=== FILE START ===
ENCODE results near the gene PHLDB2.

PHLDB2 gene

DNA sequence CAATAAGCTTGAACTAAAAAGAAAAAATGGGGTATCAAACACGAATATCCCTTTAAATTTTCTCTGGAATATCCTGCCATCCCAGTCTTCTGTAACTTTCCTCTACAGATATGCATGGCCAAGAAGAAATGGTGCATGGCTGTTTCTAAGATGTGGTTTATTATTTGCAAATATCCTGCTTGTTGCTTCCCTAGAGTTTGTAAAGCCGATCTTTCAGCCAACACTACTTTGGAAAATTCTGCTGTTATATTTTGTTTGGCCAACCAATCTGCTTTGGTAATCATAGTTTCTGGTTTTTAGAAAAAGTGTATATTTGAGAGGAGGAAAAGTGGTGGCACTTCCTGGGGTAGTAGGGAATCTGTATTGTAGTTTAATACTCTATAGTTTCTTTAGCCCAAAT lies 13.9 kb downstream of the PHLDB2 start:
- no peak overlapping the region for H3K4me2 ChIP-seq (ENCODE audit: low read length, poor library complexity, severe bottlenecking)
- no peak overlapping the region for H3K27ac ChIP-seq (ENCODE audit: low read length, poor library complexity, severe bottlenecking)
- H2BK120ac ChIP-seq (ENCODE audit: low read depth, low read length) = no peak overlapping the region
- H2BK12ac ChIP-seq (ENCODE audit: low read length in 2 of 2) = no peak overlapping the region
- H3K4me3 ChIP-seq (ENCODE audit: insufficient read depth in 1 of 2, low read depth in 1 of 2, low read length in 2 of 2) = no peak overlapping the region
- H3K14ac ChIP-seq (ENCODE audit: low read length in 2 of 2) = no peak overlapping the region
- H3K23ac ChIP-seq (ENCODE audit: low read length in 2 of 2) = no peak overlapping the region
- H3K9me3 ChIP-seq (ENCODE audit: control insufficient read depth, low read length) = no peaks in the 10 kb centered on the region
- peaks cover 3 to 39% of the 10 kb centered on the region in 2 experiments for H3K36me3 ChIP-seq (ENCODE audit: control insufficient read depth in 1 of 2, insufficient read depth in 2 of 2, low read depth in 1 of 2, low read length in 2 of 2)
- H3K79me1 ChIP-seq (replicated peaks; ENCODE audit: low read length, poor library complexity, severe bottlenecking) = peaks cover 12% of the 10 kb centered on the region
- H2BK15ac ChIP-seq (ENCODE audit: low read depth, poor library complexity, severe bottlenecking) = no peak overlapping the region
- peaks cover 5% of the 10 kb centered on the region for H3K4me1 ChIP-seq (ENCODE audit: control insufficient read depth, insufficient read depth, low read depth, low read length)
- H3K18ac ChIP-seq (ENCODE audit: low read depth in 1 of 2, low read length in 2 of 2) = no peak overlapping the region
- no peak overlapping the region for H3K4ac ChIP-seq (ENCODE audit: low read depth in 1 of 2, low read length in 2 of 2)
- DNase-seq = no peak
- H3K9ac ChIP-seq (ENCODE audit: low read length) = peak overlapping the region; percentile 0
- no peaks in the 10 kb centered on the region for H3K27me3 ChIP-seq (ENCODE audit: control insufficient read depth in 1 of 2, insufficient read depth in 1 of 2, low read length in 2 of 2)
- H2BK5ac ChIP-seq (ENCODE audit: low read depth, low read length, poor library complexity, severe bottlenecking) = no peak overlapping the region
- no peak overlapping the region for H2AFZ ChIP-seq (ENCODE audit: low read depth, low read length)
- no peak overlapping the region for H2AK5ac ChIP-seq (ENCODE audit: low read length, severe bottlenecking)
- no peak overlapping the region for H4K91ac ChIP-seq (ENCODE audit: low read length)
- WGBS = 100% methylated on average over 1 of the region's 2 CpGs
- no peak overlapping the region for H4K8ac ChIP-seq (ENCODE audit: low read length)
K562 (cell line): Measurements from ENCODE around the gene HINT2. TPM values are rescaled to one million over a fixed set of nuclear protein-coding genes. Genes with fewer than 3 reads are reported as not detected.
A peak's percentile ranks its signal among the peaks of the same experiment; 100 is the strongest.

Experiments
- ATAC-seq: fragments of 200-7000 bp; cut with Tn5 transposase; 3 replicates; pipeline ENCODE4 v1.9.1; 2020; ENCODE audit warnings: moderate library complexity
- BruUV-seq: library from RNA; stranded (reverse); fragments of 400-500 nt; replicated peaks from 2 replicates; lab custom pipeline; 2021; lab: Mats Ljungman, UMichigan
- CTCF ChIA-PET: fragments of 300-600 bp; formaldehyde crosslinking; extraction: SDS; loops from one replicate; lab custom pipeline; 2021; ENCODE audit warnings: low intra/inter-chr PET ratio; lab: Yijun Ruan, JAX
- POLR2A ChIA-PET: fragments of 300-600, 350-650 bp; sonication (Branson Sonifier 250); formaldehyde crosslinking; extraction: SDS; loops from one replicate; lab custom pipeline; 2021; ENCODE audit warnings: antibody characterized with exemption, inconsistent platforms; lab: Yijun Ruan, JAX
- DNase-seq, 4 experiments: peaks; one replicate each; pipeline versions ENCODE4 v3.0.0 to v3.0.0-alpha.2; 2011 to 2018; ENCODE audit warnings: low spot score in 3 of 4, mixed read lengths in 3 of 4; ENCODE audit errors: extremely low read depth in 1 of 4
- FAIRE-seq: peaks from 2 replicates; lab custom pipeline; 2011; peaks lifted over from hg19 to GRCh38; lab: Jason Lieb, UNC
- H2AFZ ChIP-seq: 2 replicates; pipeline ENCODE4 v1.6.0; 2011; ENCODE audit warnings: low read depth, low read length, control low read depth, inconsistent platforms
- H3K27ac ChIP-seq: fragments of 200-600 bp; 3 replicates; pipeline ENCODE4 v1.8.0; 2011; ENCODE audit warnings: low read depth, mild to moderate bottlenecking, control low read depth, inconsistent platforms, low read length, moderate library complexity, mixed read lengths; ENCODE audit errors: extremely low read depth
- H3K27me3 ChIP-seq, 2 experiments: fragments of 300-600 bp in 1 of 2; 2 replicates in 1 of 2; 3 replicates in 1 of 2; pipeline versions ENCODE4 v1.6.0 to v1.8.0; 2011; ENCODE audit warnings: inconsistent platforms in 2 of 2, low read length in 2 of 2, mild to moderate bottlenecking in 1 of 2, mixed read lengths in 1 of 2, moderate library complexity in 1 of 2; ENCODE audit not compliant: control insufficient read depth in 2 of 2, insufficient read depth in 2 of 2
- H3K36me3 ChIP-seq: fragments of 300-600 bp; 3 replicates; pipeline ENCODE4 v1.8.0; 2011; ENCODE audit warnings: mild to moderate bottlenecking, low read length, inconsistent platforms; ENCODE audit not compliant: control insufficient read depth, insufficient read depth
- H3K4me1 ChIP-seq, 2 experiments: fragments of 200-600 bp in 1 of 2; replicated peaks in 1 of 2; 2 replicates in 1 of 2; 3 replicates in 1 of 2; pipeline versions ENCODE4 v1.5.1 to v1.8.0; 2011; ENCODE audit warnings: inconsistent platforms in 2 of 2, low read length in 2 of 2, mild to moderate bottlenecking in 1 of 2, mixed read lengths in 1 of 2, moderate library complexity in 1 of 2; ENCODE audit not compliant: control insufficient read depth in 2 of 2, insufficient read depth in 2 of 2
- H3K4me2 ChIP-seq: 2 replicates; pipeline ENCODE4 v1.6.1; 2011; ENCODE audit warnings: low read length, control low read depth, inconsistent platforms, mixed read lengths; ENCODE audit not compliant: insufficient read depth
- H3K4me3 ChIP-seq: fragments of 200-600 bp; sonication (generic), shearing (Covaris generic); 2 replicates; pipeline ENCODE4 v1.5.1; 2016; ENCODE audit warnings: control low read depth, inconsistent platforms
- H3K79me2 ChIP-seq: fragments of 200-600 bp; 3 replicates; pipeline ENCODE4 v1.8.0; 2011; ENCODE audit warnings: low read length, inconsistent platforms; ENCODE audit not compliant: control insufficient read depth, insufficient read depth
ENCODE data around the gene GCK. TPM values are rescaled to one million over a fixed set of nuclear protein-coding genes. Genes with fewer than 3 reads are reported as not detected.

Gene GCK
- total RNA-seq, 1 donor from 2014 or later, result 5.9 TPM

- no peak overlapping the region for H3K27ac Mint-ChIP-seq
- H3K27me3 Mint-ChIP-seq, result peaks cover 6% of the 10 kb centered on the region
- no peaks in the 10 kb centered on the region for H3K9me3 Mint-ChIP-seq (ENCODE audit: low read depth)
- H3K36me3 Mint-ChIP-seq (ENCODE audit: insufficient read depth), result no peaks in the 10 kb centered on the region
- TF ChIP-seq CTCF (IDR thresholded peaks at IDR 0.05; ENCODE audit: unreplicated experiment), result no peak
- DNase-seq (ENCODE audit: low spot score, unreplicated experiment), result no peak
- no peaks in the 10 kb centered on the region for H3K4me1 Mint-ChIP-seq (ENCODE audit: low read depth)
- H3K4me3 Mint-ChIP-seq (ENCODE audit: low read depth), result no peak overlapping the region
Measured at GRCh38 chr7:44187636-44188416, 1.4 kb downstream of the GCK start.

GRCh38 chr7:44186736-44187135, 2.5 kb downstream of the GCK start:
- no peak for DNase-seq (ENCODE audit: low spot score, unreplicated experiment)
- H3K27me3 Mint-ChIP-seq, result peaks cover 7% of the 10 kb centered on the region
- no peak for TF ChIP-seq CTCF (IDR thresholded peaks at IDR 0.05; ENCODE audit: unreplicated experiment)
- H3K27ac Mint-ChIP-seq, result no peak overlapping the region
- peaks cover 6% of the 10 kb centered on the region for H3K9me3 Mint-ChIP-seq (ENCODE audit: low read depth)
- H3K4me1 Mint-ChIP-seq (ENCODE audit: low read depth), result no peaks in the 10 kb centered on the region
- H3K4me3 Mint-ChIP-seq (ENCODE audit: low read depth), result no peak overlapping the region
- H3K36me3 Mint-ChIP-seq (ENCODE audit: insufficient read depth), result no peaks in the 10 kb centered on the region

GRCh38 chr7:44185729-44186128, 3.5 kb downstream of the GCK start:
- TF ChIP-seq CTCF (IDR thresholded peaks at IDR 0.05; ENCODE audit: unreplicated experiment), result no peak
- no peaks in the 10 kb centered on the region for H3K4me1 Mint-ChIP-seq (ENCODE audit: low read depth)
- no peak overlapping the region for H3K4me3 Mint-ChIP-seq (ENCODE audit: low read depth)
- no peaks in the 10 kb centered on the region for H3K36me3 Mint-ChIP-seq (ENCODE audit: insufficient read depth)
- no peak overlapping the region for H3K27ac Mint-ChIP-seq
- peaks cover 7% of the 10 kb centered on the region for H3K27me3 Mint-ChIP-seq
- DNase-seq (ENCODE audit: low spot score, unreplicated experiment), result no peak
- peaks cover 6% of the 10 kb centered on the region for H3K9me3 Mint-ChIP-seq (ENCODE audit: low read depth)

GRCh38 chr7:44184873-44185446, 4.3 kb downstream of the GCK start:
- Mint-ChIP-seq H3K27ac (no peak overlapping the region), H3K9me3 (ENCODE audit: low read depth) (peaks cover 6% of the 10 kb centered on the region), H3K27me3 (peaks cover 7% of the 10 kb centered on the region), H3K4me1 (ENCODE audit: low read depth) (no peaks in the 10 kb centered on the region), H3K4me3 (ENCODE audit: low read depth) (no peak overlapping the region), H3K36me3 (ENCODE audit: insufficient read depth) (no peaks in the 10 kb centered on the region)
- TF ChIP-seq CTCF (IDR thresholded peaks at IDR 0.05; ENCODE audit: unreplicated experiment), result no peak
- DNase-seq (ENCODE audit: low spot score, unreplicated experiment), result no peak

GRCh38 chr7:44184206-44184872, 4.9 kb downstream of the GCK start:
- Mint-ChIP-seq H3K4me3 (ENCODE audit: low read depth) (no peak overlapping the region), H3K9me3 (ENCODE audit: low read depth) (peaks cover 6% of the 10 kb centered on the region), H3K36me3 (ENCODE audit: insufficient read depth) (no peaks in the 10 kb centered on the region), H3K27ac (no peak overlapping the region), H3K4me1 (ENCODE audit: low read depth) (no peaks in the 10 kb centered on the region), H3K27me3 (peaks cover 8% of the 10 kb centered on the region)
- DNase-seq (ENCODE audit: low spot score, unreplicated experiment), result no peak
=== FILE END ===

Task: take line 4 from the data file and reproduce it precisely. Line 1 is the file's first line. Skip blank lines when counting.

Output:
- no peak overlapping the region for H3K4me2 ChIP-seq (ENCODE audit: low read length, poor library complexity, severe bottlenecking)